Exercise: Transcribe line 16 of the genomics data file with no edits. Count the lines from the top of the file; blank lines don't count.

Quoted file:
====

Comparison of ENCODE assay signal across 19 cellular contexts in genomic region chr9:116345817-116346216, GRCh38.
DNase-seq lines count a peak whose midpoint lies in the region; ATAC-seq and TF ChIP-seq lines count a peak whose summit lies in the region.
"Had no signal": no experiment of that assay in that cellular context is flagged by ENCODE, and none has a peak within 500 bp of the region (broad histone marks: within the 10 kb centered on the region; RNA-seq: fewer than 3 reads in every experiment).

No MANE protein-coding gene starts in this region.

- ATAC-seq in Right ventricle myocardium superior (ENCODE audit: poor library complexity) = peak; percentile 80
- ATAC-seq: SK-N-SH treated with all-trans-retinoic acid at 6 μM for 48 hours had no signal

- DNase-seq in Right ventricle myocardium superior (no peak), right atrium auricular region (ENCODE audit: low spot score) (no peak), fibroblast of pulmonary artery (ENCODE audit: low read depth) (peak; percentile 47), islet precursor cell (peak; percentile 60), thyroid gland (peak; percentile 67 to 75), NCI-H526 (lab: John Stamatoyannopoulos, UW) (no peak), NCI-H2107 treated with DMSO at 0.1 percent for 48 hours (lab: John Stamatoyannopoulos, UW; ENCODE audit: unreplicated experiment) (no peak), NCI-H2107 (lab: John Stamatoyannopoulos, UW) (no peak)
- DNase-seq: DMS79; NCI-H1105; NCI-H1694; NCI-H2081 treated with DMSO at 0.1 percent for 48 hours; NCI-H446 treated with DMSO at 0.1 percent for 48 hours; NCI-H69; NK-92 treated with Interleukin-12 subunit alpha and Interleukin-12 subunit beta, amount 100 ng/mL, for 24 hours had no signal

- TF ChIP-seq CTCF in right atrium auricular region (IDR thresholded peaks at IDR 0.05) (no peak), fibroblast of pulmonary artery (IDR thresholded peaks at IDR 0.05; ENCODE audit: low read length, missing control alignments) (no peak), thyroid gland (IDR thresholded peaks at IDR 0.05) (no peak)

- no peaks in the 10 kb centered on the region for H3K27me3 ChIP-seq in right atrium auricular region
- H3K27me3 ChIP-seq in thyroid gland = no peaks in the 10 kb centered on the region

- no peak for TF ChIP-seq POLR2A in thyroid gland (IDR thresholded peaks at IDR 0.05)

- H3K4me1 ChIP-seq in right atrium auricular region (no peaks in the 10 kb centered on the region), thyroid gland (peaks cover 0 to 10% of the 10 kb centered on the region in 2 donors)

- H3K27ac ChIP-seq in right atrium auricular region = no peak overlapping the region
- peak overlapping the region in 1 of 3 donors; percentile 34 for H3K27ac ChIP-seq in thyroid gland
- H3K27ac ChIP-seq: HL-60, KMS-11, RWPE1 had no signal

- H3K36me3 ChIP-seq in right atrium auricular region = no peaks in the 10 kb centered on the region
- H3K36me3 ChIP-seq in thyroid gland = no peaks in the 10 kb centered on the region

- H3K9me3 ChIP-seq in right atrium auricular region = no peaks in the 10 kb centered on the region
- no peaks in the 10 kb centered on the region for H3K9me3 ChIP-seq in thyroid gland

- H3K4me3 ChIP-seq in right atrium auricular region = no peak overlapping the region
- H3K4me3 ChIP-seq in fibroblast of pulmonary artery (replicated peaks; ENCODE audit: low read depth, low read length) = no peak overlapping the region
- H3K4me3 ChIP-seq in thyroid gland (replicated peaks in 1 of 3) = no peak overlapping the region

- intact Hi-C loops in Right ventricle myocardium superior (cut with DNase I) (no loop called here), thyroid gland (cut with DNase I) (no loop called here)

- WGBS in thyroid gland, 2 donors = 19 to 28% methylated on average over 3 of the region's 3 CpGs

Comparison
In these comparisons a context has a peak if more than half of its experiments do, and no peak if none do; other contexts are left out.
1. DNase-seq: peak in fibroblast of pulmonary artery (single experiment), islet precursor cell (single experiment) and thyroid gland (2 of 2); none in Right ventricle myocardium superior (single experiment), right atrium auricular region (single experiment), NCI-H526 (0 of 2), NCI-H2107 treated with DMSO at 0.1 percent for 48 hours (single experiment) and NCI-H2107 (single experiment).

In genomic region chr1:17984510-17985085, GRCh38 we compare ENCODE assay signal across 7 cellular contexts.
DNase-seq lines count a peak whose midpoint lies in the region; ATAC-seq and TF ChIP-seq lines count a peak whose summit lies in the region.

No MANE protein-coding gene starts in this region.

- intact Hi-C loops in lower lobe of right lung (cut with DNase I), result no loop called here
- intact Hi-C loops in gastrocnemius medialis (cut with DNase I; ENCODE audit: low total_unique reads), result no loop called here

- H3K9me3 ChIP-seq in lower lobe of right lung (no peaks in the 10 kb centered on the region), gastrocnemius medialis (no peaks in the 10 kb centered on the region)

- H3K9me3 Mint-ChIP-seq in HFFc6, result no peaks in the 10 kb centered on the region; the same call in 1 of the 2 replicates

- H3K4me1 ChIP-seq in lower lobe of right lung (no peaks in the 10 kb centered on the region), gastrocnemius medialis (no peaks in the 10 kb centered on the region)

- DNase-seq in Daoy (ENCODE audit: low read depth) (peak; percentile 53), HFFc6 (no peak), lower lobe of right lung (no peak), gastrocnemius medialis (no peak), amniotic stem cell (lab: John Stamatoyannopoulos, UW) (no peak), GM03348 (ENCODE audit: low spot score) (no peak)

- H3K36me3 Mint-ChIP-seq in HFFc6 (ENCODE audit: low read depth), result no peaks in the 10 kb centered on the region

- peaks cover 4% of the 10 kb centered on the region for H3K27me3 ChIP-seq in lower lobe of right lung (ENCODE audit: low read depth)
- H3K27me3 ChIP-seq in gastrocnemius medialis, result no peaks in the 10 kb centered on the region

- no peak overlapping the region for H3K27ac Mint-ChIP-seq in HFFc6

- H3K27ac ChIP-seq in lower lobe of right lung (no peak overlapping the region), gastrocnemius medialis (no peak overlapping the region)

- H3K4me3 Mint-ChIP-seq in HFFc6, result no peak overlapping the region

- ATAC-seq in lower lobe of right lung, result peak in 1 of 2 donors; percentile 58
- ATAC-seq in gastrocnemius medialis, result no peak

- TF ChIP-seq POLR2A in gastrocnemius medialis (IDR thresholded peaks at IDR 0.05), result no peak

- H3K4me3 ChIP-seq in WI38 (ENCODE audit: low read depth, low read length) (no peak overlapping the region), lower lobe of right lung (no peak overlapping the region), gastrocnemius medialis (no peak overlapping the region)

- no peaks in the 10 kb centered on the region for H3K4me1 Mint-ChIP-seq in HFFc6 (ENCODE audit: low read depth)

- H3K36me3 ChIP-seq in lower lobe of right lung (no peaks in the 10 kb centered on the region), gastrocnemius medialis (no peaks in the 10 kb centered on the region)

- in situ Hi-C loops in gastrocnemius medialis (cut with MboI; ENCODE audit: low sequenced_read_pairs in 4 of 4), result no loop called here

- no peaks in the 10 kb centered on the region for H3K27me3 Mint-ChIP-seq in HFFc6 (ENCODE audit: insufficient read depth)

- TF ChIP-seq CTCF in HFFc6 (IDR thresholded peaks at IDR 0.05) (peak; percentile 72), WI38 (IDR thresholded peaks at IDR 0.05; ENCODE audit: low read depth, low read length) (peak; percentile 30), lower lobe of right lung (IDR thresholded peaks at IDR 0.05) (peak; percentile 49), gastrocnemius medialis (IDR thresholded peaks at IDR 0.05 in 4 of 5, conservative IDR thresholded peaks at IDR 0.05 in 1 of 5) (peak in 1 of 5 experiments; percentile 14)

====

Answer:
- H3K27ac ChIP-seq: HL-60, KMS-11, RWPE1 had no signal